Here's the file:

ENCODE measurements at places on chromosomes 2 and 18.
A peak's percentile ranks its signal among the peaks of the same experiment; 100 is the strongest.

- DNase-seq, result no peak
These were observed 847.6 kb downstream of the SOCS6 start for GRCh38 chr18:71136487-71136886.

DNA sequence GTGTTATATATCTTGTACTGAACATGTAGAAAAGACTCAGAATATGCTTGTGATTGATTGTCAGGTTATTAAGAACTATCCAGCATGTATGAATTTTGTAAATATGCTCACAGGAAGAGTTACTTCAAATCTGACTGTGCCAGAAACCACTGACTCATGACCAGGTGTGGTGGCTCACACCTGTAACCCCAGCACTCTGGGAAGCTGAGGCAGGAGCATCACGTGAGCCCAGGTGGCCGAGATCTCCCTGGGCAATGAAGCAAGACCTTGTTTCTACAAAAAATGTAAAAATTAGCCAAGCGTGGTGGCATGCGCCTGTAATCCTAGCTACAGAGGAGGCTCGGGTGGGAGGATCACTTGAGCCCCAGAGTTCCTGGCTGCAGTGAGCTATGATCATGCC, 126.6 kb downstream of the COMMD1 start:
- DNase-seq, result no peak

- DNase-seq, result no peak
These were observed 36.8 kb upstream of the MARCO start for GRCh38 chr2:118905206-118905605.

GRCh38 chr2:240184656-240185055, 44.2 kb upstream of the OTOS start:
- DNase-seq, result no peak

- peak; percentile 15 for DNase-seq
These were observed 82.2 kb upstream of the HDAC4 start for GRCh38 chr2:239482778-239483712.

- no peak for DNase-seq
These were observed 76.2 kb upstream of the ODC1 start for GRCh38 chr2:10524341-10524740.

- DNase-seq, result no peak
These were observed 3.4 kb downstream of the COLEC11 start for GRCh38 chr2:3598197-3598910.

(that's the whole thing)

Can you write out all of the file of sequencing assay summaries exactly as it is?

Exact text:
ENCODE measurements at places on chromosomes 2 and 18.
A peak's percentile ranks its signal among the peaks of the same experiment; 100 is the strongest.

- DNase-seq, result no peak
These were observed 847.6 kb downstream of the SOCS6 start for GRCh38 chr18:71136487-71136886.

DNA sequence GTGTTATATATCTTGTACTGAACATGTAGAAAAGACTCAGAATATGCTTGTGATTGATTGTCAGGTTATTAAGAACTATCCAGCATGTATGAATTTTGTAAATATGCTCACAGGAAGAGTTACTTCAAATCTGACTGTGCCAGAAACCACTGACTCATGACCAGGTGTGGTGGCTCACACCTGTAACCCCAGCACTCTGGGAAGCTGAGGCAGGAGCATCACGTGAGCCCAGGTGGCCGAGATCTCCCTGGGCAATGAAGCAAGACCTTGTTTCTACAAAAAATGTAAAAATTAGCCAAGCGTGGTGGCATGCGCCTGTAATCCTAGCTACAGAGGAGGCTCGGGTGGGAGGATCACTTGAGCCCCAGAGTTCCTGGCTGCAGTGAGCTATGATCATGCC, 126.6 kb downstream of the COMMD1 start:
- DNase-seq, result no peak

- DNase-seq, result no peak
These were observed 36.8 kb upstream of the MARCO start for GRCh38 chr2:118905206-118905605.

GRCh38 chr2:240184656-240185055, 44.2 kb upstream of the OTOS start:
- DNase-seq, result no peak

- peak; percentile 15 for DNase-seq
These were observed 82.2 kb upstream of the HDAC4 start for GRCh38 chr2:239482778-239483712.

- no peak for DNase-seq
These were observed 76.2 kb upstream of the ODC1 start for GRCh38 chr2:10524341-10524740.

- DNase-seq, result no peak
These were observed 3.4 kb downstream of the COLEC11 start for GRCh38 chr2:3598197-3598910.